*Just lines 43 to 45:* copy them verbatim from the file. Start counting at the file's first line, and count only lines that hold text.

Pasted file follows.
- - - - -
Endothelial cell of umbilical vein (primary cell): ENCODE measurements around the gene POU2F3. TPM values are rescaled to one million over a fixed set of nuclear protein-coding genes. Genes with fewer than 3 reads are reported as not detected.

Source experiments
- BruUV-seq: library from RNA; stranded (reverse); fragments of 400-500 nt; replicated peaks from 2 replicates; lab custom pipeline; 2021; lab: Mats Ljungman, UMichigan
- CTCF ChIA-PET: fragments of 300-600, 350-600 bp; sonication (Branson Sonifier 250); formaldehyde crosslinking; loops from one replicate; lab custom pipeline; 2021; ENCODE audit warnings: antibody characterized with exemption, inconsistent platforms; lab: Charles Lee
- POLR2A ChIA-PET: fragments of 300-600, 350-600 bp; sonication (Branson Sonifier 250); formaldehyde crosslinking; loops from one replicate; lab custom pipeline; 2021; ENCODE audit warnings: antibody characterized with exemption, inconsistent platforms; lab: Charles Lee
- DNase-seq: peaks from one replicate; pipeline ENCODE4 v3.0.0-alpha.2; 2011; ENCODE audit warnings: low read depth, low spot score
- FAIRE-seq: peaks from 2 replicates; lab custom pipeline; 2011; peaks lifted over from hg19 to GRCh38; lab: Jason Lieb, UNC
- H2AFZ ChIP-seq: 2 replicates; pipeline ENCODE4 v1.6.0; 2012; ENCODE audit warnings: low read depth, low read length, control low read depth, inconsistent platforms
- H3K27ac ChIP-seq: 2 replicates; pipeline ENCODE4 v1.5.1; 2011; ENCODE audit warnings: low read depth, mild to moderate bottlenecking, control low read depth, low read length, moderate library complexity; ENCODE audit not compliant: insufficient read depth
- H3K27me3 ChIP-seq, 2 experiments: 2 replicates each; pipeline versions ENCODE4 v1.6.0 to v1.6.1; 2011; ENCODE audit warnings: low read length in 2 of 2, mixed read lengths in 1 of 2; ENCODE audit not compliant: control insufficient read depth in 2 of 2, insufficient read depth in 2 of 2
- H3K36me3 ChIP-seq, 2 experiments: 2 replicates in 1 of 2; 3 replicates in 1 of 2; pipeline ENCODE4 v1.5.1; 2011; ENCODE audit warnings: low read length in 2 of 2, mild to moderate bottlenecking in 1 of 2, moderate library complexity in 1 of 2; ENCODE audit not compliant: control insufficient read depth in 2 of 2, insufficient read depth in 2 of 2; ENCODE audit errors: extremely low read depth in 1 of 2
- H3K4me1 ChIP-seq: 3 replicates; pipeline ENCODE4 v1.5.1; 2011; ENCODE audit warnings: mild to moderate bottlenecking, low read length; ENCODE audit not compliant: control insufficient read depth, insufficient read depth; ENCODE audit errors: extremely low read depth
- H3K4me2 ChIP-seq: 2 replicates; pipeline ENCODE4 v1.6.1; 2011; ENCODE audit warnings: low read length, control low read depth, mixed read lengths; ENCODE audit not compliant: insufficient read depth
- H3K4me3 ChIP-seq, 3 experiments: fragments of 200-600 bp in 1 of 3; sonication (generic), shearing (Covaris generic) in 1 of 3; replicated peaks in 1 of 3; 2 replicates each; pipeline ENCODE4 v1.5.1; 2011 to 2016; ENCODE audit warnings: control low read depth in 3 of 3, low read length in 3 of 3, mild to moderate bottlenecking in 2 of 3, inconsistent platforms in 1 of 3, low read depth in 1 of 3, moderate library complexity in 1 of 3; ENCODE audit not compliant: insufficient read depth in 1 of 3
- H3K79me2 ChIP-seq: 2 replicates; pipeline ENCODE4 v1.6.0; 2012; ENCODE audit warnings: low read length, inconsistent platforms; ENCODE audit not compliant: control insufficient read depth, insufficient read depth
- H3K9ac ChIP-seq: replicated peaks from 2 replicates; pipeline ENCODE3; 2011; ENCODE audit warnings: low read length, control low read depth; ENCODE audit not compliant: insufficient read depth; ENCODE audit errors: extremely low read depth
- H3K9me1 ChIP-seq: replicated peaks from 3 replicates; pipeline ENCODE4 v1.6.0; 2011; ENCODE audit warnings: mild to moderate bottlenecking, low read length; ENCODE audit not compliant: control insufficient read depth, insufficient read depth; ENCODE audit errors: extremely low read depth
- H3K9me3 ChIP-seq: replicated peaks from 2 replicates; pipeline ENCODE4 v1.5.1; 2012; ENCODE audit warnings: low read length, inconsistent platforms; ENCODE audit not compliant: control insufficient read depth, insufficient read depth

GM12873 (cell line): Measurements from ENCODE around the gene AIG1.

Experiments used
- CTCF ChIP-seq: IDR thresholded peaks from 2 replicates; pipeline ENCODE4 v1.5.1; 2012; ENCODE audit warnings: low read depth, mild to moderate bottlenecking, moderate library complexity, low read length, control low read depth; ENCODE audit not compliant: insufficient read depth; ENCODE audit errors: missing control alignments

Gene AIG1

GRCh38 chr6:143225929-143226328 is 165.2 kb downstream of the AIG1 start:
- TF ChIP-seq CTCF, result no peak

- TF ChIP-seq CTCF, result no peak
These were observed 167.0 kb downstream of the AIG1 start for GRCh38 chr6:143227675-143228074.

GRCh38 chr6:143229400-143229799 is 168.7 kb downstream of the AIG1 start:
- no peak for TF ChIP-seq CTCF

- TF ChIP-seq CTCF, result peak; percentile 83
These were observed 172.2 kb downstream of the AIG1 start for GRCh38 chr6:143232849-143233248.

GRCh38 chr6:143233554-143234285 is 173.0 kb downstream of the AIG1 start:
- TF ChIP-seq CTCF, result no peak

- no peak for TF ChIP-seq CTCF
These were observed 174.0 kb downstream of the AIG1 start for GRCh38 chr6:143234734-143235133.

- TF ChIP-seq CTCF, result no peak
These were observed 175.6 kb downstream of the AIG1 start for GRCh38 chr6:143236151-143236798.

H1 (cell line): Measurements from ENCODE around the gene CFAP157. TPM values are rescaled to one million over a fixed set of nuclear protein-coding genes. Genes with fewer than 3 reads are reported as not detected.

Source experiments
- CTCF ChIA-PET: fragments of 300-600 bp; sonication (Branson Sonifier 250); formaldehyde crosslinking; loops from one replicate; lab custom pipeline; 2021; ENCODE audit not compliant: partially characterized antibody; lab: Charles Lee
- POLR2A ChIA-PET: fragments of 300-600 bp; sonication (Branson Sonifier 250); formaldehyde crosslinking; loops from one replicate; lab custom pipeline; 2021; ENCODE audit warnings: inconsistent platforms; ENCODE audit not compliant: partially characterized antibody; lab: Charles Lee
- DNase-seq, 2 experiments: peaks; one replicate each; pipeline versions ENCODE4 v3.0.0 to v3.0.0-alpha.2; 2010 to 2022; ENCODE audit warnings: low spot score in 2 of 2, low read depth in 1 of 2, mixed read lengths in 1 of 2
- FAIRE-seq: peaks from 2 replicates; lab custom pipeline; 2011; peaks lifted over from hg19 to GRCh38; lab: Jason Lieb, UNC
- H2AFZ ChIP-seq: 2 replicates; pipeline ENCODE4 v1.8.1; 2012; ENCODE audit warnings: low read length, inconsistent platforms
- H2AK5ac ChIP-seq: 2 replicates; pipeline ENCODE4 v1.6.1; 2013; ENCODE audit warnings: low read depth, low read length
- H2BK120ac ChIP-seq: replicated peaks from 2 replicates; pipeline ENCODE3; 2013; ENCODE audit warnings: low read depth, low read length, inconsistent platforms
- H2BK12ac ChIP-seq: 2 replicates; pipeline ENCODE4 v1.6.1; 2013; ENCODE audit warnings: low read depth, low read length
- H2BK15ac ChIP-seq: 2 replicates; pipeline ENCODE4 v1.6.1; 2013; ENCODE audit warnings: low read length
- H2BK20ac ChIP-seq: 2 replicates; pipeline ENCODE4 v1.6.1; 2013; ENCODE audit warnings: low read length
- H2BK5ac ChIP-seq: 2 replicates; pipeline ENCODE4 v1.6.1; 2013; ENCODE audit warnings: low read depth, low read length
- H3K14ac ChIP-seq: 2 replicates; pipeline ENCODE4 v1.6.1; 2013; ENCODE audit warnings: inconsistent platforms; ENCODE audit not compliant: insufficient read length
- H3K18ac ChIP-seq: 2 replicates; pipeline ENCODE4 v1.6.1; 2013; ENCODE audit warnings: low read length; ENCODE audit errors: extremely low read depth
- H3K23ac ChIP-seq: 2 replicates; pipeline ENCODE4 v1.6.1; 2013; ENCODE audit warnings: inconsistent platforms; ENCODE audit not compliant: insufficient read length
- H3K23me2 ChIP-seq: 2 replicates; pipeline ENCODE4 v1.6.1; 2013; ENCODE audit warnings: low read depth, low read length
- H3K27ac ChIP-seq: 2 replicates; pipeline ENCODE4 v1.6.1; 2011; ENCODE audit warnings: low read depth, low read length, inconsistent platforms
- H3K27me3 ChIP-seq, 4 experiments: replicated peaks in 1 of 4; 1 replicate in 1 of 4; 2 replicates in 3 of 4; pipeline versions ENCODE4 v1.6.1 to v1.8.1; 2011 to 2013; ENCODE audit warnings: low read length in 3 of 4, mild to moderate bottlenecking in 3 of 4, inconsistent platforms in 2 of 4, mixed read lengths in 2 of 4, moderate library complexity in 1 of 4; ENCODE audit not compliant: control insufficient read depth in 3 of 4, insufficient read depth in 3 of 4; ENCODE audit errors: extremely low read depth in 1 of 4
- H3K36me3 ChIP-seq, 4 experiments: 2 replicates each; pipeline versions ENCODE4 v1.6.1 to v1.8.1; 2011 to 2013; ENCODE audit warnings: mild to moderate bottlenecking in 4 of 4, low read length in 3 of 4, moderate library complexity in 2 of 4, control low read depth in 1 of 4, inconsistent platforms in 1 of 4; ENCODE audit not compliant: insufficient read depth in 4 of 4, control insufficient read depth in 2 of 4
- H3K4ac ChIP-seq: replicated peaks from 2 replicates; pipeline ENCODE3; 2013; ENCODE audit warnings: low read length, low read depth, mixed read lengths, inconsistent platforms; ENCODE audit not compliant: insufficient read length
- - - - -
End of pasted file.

- H2AFZ ChIP-seq: 2 replicates; pipeline ENCODE4 v1.8.1; 2012; ENCODE audit warnings: low read length, inconsistent platforms
- H2AK5ac ChIP-seq: 2 replicates; pipeline ENCODE4 v1.6.1; 2013; ENCODE audit warnings: low read depth, low read length
- H2BK120ac ChIP-seq: replicated peaks from 2 replicates; pipeline ENCODE3; 2013; ENCODE audit warnings: low read depth, low read length, inconsistent platforms